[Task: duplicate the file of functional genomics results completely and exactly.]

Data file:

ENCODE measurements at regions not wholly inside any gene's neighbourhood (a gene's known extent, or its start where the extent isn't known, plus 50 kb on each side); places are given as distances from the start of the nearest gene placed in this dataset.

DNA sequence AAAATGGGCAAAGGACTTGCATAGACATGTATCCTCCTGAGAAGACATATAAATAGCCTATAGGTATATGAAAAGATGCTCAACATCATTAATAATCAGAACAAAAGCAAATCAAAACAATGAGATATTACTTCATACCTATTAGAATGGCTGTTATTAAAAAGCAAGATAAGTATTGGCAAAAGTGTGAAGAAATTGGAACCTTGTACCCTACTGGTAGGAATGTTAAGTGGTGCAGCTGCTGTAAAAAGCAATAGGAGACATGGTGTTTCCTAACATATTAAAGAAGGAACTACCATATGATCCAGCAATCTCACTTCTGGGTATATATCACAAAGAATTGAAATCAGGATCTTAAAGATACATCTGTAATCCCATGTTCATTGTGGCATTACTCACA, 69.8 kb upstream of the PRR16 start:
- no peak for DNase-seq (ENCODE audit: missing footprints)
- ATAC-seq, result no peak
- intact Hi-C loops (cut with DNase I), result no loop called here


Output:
ENCODE measurements at regions not wholly inside any gene's neighbourhood (a gene's known extent, or its start where the extent isn't known, plus 50 kb on each side); places are given as distances from the start of the nearest gene placed in this dataset.

DNA sequence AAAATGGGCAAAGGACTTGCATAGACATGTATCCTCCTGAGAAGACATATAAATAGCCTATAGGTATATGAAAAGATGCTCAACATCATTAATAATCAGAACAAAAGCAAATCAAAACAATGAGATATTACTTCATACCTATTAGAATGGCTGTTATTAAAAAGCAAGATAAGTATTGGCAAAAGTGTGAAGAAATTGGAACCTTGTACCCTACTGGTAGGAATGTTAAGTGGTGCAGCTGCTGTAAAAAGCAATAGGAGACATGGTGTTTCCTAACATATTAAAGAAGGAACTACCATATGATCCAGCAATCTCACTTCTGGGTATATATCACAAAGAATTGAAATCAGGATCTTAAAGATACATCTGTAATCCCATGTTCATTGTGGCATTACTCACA, 69.8 kb upstream of the PRR16 start:
- no peak for DNase-seq (ENCODE audit: missing footprints)
- ATAC-seq, result no peak
- intact Hi-C loops (cut with DNase I), result no loop called here